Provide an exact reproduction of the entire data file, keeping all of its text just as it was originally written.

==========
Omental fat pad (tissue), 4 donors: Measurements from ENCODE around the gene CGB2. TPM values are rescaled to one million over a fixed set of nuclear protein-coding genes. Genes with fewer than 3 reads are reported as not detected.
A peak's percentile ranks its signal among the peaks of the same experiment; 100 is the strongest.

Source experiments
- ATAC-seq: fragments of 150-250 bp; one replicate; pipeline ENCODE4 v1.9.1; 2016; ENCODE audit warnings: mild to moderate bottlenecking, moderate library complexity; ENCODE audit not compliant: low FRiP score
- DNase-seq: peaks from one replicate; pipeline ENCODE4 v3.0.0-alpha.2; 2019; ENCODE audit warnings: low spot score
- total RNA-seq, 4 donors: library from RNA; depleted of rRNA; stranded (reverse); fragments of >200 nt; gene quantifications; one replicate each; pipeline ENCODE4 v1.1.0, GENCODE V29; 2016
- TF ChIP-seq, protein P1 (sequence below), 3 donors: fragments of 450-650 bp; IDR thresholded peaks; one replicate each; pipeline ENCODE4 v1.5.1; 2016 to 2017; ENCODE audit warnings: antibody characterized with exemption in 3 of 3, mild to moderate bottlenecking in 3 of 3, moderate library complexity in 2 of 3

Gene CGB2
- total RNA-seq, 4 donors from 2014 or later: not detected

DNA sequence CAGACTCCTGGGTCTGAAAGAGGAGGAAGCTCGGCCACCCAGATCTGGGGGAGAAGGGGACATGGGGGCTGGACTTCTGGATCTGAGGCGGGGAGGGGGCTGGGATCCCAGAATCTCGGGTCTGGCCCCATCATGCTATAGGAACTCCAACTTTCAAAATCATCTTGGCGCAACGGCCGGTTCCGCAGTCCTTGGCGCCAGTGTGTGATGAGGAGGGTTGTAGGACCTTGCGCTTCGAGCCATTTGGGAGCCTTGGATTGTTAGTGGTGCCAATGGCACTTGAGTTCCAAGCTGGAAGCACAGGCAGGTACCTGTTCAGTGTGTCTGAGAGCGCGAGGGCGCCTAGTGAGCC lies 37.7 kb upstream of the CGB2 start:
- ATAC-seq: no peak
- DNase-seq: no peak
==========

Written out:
Omental fat pad (tissue), 4 donors: Measurements from ENCODE around the gene CGB2. TPM values are rescaled to one million over a fixed set of nuclear protein-coding genes. Genes with fewer than 3 reads are reported as not detected.
A peak's percentile ranks its signal among the peaks of the same experiment; 100 is the strongest.

Source experiments
- ATAC-seq: fragments of 150-250 bp; one replicate; pipeline ENCODE4 v1.9.1; 2016; ENCODE audit warnings: mild to moderate bottlenecking, moderate library complexity; ENCODE audit not compliant: low FRiP score
- DNase-seq: peaks from one replicate; pipeline ENCODE4 v3.0.0-alpha.2; 2019; ENCODE audit warnings: low spot score
- total RNA-seq, 4 donors: library from RNA; depleted of rRNA; stranded (reverse); fragments of >200 nt; gene quantifications; one replicate each; pipeline ENCODE4 v1.1.0, GENCODE V29; 2016
- TF ChIP-seq, protein P1 (sequence below), 3 donors: fragments of 450-650 bp; IDR thresholded peaks; one replicate each; pipeline ENCODE4 v1.5.1; 2016 to 2017; ENCODE audit warnings: antibody characterized with exemption in 3 of 3, mild to moderate bottlenecking in 3 of 3, moderate library complexity in 2 of 3

Gene CGB2
- total RNA-seq, 4 donors from 2014 or later: not detected

DNA sequence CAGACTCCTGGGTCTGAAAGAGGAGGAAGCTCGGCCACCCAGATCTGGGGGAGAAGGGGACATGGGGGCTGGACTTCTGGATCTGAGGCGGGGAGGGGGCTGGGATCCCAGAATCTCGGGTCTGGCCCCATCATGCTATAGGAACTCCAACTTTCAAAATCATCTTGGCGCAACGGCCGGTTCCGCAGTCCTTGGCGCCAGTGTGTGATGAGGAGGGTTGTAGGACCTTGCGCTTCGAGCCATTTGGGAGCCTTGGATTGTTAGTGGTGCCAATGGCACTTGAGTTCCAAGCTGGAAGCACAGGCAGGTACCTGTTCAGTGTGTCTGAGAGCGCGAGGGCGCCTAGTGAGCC lies 37.7 kb upstream of the CGB2 start:
- ATAC-seq: no peak
- DNase-seq: no peak